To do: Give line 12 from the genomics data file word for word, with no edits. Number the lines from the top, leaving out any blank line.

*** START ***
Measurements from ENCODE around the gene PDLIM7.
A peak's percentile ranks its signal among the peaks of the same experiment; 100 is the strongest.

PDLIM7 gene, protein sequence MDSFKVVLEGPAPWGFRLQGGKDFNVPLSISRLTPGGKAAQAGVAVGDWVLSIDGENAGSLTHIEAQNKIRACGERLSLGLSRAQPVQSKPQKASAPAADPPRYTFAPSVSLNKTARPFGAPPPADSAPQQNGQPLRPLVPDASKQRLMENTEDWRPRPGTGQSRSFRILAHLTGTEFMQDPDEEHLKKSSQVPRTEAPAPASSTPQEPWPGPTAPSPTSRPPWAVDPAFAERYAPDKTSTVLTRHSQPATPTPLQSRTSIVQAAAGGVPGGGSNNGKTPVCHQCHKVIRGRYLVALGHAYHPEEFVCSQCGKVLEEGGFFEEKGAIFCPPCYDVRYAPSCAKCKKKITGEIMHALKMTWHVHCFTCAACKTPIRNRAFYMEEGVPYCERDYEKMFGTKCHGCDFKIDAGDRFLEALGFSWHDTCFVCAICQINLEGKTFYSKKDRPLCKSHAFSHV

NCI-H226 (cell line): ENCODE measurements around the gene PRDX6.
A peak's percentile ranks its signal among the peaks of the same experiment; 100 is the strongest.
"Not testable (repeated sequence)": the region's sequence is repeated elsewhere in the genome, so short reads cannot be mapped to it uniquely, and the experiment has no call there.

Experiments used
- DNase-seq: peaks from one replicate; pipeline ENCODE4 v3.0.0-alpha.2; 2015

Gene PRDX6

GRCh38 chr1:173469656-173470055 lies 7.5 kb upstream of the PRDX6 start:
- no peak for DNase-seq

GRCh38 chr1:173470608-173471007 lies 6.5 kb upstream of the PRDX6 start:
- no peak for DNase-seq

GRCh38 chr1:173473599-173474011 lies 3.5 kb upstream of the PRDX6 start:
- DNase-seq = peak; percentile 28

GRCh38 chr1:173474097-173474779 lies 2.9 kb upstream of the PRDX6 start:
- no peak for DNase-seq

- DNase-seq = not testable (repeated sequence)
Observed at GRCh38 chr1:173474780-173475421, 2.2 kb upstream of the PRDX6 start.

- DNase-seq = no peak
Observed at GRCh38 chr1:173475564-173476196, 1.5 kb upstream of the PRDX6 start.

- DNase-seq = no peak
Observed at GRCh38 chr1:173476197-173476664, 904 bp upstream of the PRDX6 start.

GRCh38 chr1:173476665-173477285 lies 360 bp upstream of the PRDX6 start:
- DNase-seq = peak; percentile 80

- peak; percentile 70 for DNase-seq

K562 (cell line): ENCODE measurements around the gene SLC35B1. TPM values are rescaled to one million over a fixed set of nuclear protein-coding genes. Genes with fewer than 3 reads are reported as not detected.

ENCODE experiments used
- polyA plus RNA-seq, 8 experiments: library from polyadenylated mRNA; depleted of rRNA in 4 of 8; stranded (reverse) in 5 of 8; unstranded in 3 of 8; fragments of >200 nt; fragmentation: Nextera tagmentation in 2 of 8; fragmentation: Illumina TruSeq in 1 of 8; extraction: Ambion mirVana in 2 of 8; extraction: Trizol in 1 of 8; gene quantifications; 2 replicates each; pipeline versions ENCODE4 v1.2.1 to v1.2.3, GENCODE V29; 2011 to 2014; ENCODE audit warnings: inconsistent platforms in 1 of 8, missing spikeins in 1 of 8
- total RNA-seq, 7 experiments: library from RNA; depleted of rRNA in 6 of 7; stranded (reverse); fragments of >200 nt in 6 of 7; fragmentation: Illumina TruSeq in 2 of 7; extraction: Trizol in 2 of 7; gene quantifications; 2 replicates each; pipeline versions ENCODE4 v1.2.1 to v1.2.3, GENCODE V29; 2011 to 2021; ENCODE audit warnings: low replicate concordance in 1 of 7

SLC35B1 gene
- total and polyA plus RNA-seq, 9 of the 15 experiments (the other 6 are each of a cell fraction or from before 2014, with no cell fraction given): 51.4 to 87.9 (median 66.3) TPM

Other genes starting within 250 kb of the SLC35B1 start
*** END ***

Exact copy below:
GRCh38 chr1:173470608-173471007 lies 6.5 kb upstream of the PRDX6 start: